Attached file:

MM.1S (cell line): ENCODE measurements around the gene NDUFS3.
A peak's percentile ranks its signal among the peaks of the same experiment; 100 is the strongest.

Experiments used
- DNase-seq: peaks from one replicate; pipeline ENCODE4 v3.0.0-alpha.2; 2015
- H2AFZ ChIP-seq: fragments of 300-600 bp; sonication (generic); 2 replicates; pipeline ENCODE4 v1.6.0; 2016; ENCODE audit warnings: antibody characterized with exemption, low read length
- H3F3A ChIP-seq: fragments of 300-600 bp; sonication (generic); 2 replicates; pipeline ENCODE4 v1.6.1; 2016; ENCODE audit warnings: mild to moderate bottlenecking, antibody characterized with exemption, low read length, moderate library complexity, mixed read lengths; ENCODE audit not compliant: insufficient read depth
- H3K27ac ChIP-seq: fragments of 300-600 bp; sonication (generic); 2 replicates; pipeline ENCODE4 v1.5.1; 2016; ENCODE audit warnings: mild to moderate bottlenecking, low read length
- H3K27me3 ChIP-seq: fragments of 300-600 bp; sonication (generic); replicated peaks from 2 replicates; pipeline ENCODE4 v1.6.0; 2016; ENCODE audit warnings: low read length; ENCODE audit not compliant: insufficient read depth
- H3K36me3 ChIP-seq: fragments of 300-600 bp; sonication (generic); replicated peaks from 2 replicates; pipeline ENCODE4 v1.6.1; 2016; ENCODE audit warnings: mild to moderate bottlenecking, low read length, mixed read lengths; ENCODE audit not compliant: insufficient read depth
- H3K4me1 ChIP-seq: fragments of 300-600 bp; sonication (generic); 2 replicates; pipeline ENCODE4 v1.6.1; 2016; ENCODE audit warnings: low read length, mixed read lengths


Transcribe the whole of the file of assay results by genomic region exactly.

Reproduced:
MM.1S (cell line): ENCODE measurements around the gene NDUFS3.
A peak's percentile ranks its signal among the peaks of the same experiment; 100 is the strongest.

Experiments used
- DNase-seq: peaks from one replicate; pipeline ENCODE4 v3.0.0-alpha.2; 2015
- H2AFZ ChIP-seq: fragments of 300-600 bp; sonication (generic); 2 replicates; pipeline ENCODE4 v1.6.0; 2016; ENCODE audit warnings: antibody characterized with exemption, low read length
- H3F3A ChIP-seq: fragments of 300-600 bp; sonication (generic); 2 replicates; pipeline ENCODE4 v1.6.1; 2016; ENCODE audit warnings: mild to moderate bottlenecking, antibody characterized with exemption, low read length, moderate library complexity, mixed read lengths; ENCODE audit not compliant: insufficient read depth
- H3K27ac ChIP-seq: fragments of 300-600 bp; sonication (generic); 2 replicates; pipeline ENCODE4 v1.5.1; 2016; ENCODE audit warnings: mild to moderate bottlenecking, low read length
- H3K27me3 ChIP-seq: fragments of 300-600 bp; sonication (generic); replicated peaks from 2 replicates; pipeline ENCODE4 v1.6.0; 2016; ENCODE audit warnings: low read length; ENCODE audit not compliant: insufficient read depth
- H3K36me3 ChIP-seq: fragments of 300-600 bp; sonication (generic); replicated peaks from 2 replicates; pipeline ENCODE4 v1.6.1; 2016; ENCODE audit warnings: mild to moderate bottlenecking, low read length, mixed read lengths; ENCODE audit not compliant: insufficient read depth
- H3K4me1 ChIP-seq: fragments of 300-600 bp; sonication (generic); 2 replicates; pipeline ENCODE4 v1.6.1; 2016; ENCODE audit warnings: low read length, mixed read lengths